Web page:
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Stories That Words Tell Us By Elizabeth O'Neill Characters: 14251

Updated: 2017-11-30 00:04

There is one group of metaphorical words which is specially interesting for the stories of the past which they tell us if we examine into their meaning. Many names of ancient tribes and nations, and some names of modern peoples, have come to be used as general words; but the new meanings they have now tell us what other peoples have thought of the nations bearing these names in history.

One of the best things that can be said about a boy or a girl is that he or she is "frank," by which we mean open and straightforward. The Franks were, of course, the Teutonic tribe which conquered Gaul (the country we now call France) in the sixth century. Unlike the English when they conquered the Britons, the Franks mixed with the Gauls and the Roman population which they conquered; but for a long time the Franks were the only people who were altogether free. From this fact the word frank came into use, meaning "free." A "frank" person is one who speaks out freely and without restraint.

The name Frank has given us a word with a very pleasant meaning, but this was not the case with all the Teutonic tribes which broke in upon the Roman Empire. A person who is very uncivilized in his manners is sometimes called a "Goth." The word is often especially used to describe a person who does not appreciate pictures and books and works of art. Sometimes architects will pull down beautiful old buildings to make place for new, and the people who appreciate beautiful things describe them as "Goths." More often, perhaps, the word Vandal is used to describe such people. The Goths and Vandals were two of the fiercest and most barbaric of the German tribes which overran the Roman Empire from the third to the fifth century. They showed no respect for the beautiful buildings and the great works of art which were spread over the empire. They robbed and burned like savages, and in a few years destroyed many of the beautiful things which had been made with so much care and skill by the Greek and Roman artists. So deep an impression did their destructiveness make on the world of that time that their names have been handed down through sixteen centuries, and are used to-day in the unpleasant sense of wilful destroyers of beautiful things.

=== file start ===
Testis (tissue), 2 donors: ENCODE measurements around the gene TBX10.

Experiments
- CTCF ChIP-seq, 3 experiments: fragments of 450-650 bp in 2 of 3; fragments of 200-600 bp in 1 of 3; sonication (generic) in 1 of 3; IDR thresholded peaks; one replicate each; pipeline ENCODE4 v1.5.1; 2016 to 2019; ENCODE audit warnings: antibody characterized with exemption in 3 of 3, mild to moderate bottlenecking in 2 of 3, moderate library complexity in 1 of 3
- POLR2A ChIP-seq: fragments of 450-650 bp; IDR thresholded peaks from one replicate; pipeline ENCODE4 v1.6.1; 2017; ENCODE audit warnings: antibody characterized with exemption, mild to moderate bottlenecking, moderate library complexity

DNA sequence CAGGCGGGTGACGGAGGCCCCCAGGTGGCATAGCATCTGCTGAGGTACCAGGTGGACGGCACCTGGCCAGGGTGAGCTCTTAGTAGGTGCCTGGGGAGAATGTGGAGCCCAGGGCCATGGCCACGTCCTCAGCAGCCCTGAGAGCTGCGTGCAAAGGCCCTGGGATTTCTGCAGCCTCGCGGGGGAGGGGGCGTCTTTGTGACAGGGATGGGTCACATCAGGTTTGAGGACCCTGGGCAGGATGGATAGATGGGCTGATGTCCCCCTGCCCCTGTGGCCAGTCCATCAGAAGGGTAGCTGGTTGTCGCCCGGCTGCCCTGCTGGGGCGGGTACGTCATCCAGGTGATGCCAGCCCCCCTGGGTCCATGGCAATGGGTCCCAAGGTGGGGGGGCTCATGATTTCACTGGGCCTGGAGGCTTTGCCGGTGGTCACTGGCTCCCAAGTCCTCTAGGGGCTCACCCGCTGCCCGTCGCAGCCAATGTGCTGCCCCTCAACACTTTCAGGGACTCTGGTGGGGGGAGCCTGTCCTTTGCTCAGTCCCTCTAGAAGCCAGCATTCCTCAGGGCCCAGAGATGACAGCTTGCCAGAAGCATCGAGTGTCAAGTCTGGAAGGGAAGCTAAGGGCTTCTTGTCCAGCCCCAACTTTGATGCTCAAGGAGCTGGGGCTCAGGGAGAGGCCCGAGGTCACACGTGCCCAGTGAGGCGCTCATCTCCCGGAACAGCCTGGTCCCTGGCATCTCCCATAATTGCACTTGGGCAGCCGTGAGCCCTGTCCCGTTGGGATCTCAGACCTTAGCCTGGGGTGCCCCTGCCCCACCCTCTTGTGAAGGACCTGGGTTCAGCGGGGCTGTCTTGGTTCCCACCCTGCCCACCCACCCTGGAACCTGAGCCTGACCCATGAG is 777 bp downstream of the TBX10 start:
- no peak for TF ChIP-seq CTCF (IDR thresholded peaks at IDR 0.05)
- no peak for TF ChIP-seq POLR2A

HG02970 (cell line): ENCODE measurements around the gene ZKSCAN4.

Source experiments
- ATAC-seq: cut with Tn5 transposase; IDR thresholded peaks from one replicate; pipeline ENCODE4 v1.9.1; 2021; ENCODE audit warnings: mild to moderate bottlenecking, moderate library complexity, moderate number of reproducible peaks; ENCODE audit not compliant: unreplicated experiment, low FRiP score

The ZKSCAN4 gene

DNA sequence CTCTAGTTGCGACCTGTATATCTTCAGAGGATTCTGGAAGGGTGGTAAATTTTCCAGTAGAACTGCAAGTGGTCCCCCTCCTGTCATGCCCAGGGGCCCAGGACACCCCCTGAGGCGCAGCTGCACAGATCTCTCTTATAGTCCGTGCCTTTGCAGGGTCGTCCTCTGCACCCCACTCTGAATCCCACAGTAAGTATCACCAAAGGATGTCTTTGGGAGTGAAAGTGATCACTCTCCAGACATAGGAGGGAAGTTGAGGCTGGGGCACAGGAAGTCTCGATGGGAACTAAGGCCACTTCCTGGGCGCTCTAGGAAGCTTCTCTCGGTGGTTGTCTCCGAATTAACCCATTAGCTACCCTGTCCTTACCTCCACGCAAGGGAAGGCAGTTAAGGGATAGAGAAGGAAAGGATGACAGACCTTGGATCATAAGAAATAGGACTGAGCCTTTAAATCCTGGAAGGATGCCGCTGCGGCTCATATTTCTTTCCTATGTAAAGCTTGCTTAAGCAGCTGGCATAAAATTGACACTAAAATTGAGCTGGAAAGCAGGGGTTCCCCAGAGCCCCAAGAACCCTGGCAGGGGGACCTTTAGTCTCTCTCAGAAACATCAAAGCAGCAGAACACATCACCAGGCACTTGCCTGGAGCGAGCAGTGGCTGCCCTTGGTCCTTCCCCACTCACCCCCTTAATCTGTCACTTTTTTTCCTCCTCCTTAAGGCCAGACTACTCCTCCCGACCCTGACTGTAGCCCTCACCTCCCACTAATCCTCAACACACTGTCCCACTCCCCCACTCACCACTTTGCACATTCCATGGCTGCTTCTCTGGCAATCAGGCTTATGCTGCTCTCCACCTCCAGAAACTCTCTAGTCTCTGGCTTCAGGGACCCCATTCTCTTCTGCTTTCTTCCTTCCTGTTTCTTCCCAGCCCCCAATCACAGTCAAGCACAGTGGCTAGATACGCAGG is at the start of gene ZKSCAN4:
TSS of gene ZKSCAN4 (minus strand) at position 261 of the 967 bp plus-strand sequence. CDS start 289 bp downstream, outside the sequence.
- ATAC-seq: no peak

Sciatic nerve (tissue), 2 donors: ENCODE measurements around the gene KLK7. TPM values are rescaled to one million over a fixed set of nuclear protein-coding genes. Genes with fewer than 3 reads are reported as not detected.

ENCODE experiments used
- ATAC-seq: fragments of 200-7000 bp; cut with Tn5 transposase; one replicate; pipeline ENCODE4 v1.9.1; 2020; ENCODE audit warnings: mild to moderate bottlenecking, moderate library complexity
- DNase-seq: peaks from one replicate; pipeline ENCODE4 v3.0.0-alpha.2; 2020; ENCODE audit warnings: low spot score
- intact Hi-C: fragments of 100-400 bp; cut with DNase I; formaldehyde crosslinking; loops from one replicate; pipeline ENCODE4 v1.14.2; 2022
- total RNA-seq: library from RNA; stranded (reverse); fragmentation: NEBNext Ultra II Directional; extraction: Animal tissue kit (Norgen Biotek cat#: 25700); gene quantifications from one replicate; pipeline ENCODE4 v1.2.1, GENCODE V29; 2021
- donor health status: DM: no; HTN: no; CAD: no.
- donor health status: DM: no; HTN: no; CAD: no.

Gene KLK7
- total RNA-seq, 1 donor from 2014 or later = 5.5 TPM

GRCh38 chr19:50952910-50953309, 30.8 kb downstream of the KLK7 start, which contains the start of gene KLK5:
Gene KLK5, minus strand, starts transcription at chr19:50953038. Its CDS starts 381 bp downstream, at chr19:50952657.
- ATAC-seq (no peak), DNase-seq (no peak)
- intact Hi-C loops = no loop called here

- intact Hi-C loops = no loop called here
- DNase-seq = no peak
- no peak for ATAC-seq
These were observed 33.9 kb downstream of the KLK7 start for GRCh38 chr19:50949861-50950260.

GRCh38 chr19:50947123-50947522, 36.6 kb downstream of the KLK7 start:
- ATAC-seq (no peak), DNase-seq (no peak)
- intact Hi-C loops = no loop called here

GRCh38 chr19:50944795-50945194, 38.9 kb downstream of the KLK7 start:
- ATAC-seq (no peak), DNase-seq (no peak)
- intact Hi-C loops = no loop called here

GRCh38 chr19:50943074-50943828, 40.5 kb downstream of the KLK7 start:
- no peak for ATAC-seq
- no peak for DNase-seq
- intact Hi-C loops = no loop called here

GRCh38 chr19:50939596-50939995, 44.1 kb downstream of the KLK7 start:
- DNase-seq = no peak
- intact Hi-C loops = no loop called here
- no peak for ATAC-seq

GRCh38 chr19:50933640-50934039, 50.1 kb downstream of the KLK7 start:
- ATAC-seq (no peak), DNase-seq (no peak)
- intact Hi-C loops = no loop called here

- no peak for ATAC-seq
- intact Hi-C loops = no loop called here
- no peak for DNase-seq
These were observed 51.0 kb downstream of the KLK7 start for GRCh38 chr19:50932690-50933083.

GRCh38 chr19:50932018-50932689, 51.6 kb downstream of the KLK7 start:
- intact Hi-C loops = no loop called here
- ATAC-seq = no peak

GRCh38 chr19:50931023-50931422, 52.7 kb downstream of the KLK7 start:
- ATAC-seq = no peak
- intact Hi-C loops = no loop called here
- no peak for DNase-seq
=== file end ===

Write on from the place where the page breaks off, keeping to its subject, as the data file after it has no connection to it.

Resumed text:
The words barbarian and barbarous are used in the same way. We describe a child who behaves in a rough way as "a little barbarian," or a grown-up person without ordinary good manners as "a mere barbarian." And the word barbarous has an even worse meaning. It is used to describe very coarse, uncivilized behaviour; but most often it has also the sense of cruelty as well as coarseness. Thus we speak of the barbarous behaviour of the Germans in Belgium. But when the word barbarous was first used it meant merely "foreign."